June 27, 2016-July 22, 2016
What is it?
SummerScience@Jefferson is a 4-week program which aims to foster an appreciation of the role of science in everyday life, to promote an informed understanding of scientific issues that appear in headlines in the news, and to familiarize students with the vital and expanding field of biomedical sciences. The instructors for SummerScience@Jefferson are faculty members of the various Colleges at Thomas Jefferson University who are passionate about sharing their knowledge with high school students through lectures, discussion, and hands-on laboratory experiences. Topics include:
Students are introduced to the basics of molecular biology, including human genome and comparative genomics. The curriculum provides hands on experience with various molecular biology techniques such as determination of bacterial antibiotic resistance, gene cloning, DNA sequencing, PCR, and DNA fingerprinting. The laboratory component includes examination of the structure and function of DNA, RNA, gene expression and protein synthesis. Students learn how to induce mutations and analyze DNA, RNA and proteins.
Cell Biology & Protein Chemistry
Students are introduced to the basic facts of cell biology, including cell morphology and physiology. They study the role of antibodies in disease screening and prevention. Laboratory experiences include culturing of bacterial, animal and plant cells, as well as purification of proteins from cultured cells and their identification via various proteomic techniques such as Western blotting, immunohistochemistry, and enzyme-linked immunosorbent assays (ELISA).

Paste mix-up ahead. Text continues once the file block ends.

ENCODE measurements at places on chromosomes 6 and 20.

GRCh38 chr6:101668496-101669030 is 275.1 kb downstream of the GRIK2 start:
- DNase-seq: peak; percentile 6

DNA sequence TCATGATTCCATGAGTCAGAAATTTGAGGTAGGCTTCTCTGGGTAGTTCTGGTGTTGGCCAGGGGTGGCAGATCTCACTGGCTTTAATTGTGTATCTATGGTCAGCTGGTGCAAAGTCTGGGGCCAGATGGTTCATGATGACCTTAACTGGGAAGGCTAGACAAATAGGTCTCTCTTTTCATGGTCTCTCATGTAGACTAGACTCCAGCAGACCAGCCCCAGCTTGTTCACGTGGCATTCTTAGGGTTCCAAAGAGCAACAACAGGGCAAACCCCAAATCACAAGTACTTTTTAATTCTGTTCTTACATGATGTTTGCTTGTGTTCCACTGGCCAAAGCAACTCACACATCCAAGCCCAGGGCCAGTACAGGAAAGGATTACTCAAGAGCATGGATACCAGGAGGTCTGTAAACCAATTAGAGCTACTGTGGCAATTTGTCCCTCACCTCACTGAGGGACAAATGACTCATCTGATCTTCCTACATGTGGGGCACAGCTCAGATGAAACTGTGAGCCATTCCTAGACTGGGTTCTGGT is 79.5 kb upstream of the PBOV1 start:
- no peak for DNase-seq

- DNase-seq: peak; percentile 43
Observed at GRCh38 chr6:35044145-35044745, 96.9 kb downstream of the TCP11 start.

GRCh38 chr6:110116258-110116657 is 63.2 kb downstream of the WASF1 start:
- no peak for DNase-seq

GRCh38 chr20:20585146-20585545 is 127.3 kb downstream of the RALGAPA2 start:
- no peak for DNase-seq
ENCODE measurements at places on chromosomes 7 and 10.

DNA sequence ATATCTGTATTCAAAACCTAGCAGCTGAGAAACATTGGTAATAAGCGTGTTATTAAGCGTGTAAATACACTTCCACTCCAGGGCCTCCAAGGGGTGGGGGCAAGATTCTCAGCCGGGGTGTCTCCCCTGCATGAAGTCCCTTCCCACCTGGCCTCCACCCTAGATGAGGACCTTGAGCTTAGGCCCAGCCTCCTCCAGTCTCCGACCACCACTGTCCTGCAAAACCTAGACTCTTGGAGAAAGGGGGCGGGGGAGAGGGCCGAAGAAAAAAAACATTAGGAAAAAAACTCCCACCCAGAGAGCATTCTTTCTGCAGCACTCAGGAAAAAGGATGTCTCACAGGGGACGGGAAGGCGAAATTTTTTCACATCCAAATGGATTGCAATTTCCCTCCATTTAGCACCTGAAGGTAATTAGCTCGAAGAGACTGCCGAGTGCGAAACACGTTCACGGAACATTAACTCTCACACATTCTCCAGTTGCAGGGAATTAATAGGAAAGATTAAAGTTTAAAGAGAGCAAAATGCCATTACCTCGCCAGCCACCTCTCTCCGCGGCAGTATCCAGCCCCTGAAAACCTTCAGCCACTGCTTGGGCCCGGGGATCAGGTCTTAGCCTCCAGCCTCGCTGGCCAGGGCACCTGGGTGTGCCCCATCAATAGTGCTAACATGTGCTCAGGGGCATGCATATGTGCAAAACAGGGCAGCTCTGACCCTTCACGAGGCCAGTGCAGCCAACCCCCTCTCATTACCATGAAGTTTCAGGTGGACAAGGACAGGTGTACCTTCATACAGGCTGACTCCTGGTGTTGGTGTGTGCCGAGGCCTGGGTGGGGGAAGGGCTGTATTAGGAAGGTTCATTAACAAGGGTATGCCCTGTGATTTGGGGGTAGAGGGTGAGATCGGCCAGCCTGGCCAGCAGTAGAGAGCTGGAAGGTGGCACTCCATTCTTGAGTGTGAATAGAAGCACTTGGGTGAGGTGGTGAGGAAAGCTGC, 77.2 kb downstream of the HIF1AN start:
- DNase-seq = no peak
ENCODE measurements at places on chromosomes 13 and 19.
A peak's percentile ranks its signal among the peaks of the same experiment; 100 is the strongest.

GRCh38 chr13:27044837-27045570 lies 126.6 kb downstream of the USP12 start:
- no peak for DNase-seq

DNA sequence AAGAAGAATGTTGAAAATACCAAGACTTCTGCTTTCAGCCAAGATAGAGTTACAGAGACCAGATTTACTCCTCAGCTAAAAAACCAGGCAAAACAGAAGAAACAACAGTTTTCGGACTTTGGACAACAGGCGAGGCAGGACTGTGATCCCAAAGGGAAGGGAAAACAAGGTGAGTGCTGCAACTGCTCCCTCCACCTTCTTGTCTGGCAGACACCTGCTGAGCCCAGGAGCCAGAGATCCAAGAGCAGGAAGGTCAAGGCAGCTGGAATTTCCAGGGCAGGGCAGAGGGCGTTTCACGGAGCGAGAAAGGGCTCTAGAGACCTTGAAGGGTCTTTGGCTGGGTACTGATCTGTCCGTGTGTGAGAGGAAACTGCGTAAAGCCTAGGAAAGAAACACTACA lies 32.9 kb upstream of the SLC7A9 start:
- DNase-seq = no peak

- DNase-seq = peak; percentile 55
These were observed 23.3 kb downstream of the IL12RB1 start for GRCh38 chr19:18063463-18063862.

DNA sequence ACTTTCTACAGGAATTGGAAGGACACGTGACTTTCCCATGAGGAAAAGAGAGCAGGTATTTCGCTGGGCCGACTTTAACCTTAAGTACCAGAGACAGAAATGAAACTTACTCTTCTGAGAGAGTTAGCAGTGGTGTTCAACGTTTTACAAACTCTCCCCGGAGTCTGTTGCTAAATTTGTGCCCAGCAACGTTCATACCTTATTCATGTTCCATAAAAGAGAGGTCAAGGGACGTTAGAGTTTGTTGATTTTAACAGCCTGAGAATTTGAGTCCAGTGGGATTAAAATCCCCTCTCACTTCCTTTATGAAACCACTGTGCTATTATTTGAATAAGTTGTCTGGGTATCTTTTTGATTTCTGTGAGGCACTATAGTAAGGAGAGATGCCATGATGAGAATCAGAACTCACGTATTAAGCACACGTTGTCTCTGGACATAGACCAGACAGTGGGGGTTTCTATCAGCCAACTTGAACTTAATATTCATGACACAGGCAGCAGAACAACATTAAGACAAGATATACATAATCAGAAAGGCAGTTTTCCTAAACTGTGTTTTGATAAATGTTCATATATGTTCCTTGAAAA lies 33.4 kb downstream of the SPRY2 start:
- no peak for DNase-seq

Pathology & Anatomy
Students are introduced to cell dysfunction and pathology as the basis for scientific medicine. They investigate the microscopic and macroscopic aspects of reversible and irreversible cell injury and learn about apoptosis (programmed cell death). Laboratory experiences include cellular morphology, cell viability, and cell counting. Students may have the option to perform hands on dissection of animals as well as human cadavers.
Molecular Mechanisms of Disease
In the final week, students apply their knowledge and experience to understanding the pathogenesis of various diseases such as cancer, AIDS, diabetes, and obesity while focusing primarily on genetics and environmental factors. They examine microscopic and macroscopic features and learn how cellular morphologies are affected in diseased tissues. Working with research professionals, students design experiments that examine some of the challenges of diseases and prepare formal presentations based on their theoretical and laboratory experiences.
For more information about SummerScience@Jefferson, click here.